Yalda, a ceremony held on the first night of winter and the longest night of the year, has ancient origins which can be dated back to almost ten thousand years and is accompanied by a ritual. It is related to the concept of “Mehr.” Yalda night marks the birth of Mehr (aka the sun), the foundation of faith and belief in the Iranian calendar and thoughts about their religion. According to ancient Iranians, the sun was invincible on this night. In their view, the brightness of the day and the sun’s radiance symbolize goodness, while darkness and night, as well as cold, are associated with the acts of the devil. They observed that during certain seasons, days became longer and nights shorter, gradually forming the belief that light and darkness are in a constant struggle, with the sun and darkness prevailing at different times.
Throughout the year, ancient people realized that the shortest day is the 30th day of Azar (a persian month), marking the end of autumn. This event happens in the month of Azar, and from then on, the days become longer, bringing light and warmth to nature. Ancient Aryans believed that the sun was victorious in the battle on this night and would rule for several months. The Germans also celebrated the birth of the sun at the beginning of winter, attributing the month to the god of the sun. According to Abu Rayhan Biruni, they called the first day of the month of Dey (a persian month) “Khurruz” or “Khorram Ruz” in the book “Mas’udi’s Meadows,” and some other sources referred to it as “Khurram Ruz.”
Since Yalda night is longer than the night of the year, ancient people considered it a night filled with darkness beyond the usual. In the fourth chapter of the book “Biruni’s Proof,” it is mentioned about Yalda:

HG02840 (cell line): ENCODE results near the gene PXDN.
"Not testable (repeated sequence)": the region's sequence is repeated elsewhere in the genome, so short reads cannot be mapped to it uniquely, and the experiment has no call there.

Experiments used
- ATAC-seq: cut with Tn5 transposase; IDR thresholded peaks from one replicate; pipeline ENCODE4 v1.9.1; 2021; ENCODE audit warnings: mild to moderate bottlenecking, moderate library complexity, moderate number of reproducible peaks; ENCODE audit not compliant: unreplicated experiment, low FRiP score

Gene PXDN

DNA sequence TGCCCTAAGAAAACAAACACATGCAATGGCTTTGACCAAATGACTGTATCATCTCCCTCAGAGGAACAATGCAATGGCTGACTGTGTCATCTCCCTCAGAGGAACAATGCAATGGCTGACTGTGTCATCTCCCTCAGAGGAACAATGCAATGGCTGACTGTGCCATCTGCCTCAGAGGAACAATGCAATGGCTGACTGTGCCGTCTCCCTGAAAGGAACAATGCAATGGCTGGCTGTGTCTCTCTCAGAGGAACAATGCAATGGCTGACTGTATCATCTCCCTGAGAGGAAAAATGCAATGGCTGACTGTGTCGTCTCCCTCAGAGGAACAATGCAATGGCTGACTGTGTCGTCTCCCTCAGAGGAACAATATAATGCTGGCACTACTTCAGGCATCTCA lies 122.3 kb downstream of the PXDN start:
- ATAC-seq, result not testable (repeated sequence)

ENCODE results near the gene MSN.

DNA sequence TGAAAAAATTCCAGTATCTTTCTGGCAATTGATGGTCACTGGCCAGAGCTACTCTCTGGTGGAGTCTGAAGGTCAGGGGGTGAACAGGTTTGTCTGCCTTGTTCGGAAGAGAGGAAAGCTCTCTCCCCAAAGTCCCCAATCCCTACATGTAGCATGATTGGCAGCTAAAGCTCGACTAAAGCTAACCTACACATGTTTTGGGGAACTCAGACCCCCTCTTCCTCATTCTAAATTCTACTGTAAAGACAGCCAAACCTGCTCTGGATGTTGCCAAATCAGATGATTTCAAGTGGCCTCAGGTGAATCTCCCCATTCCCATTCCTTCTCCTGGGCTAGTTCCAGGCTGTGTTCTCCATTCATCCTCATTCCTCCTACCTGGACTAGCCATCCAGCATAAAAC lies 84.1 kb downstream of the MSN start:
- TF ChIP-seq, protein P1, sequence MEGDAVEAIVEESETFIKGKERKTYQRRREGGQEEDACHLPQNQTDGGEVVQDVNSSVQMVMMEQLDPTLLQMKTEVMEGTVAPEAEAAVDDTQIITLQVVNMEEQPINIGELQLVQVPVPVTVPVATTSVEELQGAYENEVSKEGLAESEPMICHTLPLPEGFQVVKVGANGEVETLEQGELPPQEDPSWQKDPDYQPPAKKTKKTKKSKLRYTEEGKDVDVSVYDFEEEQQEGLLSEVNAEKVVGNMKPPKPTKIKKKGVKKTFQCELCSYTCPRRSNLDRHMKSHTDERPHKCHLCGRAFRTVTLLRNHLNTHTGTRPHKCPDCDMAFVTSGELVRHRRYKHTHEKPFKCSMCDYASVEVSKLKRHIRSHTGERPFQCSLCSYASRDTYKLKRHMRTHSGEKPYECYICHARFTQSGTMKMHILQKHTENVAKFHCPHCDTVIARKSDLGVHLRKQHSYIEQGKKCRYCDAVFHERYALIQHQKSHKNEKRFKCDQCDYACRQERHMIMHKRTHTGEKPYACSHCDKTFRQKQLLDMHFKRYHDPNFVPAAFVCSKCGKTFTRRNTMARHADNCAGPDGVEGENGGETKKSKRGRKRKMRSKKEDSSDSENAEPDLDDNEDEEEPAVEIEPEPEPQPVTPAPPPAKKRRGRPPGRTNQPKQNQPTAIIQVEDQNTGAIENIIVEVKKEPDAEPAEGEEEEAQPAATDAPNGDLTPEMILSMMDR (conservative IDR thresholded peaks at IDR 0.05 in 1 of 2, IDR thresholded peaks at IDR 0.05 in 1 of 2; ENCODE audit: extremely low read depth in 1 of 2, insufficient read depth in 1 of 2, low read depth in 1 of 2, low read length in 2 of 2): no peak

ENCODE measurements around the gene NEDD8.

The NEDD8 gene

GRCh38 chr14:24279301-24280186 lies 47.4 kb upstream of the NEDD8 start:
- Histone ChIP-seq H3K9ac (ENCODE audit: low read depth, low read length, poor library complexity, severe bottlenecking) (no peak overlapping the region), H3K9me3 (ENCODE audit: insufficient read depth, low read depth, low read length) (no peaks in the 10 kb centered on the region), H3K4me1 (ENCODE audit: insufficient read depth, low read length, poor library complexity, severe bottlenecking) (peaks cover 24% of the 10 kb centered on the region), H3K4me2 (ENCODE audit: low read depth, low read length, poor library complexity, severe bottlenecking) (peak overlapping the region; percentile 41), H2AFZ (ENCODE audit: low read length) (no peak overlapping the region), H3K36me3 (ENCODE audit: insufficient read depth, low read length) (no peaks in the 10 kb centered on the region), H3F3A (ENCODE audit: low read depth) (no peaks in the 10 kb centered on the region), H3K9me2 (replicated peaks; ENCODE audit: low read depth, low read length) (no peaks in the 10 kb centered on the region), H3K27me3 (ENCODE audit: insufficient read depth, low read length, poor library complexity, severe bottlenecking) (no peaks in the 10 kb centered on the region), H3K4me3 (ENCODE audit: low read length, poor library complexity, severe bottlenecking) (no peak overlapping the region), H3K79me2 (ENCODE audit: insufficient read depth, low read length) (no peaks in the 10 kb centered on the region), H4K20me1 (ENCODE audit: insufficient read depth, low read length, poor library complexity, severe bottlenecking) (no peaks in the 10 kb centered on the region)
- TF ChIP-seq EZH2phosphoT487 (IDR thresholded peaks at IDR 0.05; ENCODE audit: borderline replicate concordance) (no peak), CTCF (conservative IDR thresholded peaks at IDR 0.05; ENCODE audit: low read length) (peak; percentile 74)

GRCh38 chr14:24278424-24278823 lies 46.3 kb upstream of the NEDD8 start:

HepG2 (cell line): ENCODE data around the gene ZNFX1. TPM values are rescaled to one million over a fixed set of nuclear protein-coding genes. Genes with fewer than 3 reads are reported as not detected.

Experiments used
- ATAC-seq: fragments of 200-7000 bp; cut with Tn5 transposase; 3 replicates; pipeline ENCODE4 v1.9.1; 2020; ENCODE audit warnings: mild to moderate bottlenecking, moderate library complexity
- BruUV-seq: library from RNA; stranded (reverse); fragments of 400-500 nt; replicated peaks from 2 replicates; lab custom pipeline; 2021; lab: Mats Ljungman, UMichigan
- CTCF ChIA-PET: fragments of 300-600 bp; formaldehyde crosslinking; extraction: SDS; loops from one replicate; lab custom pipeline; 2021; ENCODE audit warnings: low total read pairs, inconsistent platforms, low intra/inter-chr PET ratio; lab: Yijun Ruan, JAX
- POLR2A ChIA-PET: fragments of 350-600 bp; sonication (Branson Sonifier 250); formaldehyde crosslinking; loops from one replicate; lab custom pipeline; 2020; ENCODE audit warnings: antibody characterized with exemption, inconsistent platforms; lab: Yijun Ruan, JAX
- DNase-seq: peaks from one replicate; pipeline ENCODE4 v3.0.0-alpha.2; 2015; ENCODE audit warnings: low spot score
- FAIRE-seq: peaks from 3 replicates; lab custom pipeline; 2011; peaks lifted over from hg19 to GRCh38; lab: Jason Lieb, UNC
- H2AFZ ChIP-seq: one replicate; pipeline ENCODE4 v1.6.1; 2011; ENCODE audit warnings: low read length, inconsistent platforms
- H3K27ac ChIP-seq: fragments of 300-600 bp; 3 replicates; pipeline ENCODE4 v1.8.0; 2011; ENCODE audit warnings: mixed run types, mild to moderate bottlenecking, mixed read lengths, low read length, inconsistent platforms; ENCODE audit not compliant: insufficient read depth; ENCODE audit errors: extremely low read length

“Yalda is the first night of winter and the last night of autumn. The first night is in Sagittarius, and the last night is in Capricorn. This night is the longest night, while some say that this night is very ominous and unlucky, and others say that the eleventh night of Yalda is serious.”
However, on these nights, people stood against this darkness to neutralize its demonic power. They lit fires to dispel the darkness from their lives, gathered around these fires, and told stories to each other to stay awake. They brought all the fresh fruits from the market to this feast, and Yalda night became a sacred and religious table for them. They defended themselves from the god of the sun and sought his approval to endure the harsh winter.
What does Chelleh night mean?
Today, Yalda night is also called “Chelleh night” or “Chelleh Be Khoor”, meaning the beginning. This is because the autumn is divided to two fourty days called the big and the small Chelleh or fourty days, The big Chelleh starting from the first of Dey and finished tenth day of Bahman. From the tenth day of Bahman to the twentieth of Esfand, the severity of cold decreases and is called the small Chelleh. Interestingly, ancient Iranians celebrated the first day of Dey and called it “Khurruz” (the day of the sun) or “Khorram Ruz.” As Abu Rayhan Biruni mentioned in the book “Attar al-Baqiyya,” the first day of the month is called “Khurruz,” and this day and month are named after the great god (Khodai). The word “Dey” is derived from the Avestan words “Dazva” or “Dathush,” meaning creator and giver, respectively. Also, the celebration of the first day of Dey is because it is ninety days away from Nowruz (the Persian new year). Therefore, it can be concluded that there is a strong connection between Yalda night and the day of Khordad (or the days of Deyan).
The Birth of Christ and Yalda Night